One of Nomad’s most popular features is its NVidia GPU support. As Nomad can be used to schedule exec and raw-exec jobs, did you know it can also be used to run services that take advantage of any GPU or hardware device? What kind of workloads would you deploy? If you’re not sure, or you have no GPU plans for your development, you may be missing out. In fact, as I was writing this series, Intel just announced a plan to shift away from CPU focus onto a new CPU/GPU hybrid future they call the XPU. Are you ready for the future of hybrid parallel compute?
This begins a six-part series on how anybody can get started with GPU development using simple tools. We will experiment with computing via tying your hands behind your back. What could you accomplish if all you have is a GPU? We will maroon ourselves on GPU island. It turns out you can do quite a lot more than just crypto hashes, discrete cosine transforms, and pixels. The ideal audience for this series is someone who has at least some experience of programming but is fairly new to GPUs. Seasoned GPU and HPC experts will balk at the use cases we try, including suboptimal examples and what shouldn’t generally be done with a GPU. If GPU isn’t part of your application strategy, it should be. We will demonstrate where they can help and where they can’t. At one point, we’ll even crash a GPU on purpose to see it recovers, in efforts to better understand how things work. We’ll explore optimization and the important energy metric of compute performance per watt.
While combining OpenCL with graphics applications using OpenGL can yield some pretty amazing results, that is out of scope here may be covered later.
History of GPU to General Purpose or GPGPU
In honour of Intel’s upcoming re-entry into the discrete GPU space, I’d like to do a series of posts on my favourite topic and what is likely your most underused resource on-prem and in the cloud: the wonderful GPU. This is a reminder that nVidia and AMD make great GPU products but they aren’t the only players in a market dominated by the big three: Intel, nVidia, and AMD. This series of posts will show at an introduction level how easily you can utilize your GPU whether they’re enterprise cloud instances, local servers, or even your laptop or mobile device with embedded graphics. Together we will walk through some example problems you never thought your GPU could handle as well as some horrifying but fun examples that illustrate the good, bad, and ugly of GPU performance. All of our benchmarks will be run using HashiCorp Nomad which will allow us to simultaneously schedule tests on local Intel CPU and GPU as well as cloud AMD and Nvidia devices. We will implement everything from text analysis to data sorting and even a basic ray tracer.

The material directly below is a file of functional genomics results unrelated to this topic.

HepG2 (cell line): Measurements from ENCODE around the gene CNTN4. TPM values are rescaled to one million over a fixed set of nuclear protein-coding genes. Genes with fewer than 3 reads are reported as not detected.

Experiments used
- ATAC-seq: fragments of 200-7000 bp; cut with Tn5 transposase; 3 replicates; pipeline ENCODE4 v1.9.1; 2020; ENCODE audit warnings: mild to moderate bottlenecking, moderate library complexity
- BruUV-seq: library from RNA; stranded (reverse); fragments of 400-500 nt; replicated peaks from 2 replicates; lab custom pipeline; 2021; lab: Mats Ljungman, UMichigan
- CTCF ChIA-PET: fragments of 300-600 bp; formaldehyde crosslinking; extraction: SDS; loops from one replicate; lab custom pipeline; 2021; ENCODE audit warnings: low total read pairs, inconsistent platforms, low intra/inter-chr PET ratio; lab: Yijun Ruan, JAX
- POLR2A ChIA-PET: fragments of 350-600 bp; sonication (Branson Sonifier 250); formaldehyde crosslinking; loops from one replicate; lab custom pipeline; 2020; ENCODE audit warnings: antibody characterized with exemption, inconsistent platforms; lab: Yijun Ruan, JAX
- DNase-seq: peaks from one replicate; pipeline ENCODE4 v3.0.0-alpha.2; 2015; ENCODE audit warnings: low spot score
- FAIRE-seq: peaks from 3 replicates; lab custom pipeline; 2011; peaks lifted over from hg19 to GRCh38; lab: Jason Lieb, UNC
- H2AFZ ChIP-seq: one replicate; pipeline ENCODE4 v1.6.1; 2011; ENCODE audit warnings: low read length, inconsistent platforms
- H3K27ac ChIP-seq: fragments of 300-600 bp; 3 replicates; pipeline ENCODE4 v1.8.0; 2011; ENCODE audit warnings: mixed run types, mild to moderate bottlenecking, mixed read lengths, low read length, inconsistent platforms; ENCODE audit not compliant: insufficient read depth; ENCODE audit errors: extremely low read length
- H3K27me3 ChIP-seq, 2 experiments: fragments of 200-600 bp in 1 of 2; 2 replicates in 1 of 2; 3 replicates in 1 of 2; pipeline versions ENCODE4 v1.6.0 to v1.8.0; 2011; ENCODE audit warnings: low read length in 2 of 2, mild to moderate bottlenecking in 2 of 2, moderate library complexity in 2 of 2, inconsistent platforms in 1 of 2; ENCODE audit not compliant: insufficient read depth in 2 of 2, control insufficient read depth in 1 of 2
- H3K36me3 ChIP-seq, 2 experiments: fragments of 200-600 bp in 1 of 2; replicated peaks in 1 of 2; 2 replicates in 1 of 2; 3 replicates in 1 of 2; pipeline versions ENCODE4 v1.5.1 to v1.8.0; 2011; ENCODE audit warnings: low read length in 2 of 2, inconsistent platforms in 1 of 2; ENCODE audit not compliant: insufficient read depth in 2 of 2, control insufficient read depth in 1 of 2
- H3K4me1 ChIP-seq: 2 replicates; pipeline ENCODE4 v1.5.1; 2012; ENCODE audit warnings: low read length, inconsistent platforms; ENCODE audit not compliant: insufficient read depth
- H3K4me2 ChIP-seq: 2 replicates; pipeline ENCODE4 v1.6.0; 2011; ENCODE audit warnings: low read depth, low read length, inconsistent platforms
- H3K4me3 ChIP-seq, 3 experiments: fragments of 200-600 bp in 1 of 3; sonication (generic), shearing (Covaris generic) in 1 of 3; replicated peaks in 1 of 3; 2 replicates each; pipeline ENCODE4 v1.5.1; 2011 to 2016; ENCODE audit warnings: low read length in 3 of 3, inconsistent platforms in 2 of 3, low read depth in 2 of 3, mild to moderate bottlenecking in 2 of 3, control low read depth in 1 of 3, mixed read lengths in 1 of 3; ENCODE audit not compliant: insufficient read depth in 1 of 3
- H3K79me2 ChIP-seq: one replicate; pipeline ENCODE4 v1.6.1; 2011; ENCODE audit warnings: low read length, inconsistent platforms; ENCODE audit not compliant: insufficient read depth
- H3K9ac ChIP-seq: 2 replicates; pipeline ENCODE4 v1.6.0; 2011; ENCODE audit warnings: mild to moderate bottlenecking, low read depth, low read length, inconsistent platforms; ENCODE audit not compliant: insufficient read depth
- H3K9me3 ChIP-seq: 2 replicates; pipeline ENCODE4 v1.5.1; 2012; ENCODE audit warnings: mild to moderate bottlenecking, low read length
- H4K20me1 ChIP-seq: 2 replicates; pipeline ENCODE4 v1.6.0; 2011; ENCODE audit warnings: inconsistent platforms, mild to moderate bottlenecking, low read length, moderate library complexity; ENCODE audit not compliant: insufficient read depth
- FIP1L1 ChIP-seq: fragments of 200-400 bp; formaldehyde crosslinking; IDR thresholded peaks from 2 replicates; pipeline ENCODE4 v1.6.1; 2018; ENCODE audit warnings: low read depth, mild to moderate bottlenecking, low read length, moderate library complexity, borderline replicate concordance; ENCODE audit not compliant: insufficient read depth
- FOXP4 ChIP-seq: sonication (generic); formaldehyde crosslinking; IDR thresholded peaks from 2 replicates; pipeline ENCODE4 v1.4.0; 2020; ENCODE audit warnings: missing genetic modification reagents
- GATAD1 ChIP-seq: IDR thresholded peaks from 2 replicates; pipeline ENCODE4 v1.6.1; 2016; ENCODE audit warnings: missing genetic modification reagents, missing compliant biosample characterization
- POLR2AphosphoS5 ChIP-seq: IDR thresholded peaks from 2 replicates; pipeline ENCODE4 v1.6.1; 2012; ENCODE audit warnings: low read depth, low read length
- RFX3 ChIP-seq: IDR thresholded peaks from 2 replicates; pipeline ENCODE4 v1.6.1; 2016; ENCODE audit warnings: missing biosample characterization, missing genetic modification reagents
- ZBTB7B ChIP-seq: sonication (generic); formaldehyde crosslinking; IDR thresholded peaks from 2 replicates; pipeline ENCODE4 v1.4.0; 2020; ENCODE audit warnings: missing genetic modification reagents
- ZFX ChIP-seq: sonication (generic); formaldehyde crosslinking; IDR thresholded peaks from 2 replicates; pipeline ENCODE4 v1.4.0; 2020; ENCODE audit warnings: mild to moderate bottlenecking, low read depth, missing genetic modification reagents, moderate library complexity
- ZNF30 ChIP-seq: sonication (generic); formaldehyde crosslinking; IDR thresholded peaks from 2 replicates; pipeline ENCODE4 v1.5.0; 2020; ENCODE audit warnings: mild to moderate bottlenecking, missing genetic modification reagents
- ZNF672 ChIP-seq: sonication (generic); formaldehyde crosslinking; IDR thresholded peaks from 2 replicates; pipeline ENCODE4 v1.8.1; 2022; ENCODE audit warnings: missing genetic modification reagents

When thinking of GPU market share, you may wonder if it’s dominated by AMD or NVidia but it may surprise you that simple embedded graphics have dominated markets for years. Even recent trends in cryptocurrency have barely altered markets while several devices have been installed in some systems. While not as powerful, embedded devices and APU combinations can accomplish quite a bit in an efficient low energy footprint.
When I’m not out enabling our excellent global partner network and community abroad, I like to use some of my free time on hobby projects. For me, the best hobby project is anything GPU related. Since the release of OpenGL 1.1, I’ve been fascinated by GPUs and how to maximize computing performance with limited resources. My favourite thing in the world is to approach any problem with a “GPU-first” mindset and think “can this be enhanced by using my GPU?” The good news is you can actually offload many daily CPU tasks onto the GPU. The caveat is that it isn’t always the best move. In this series, I will demonstrate use cases where GPU acceleration makes sense and where not through examples. The good news is that OpenCL can expose similar GPGPU protocols on any GPU — including your embedded chips on your laptop or advanced nVidia or AMD GPU discrete devices.
This blog series will be broken into six parts starting with this one. The first three sections are history and setup. There is normally quite a bit of setup required to get started with OpenCL. We’re going to simplify all of that so you can get up and running quickly. The final three sections will be example use cases and GPU code in ascending degree of effectiveness ranging from the “don’t try this at home” to the “I didn’t know a GPU could do that” to finally “effective GPGPU strategy.”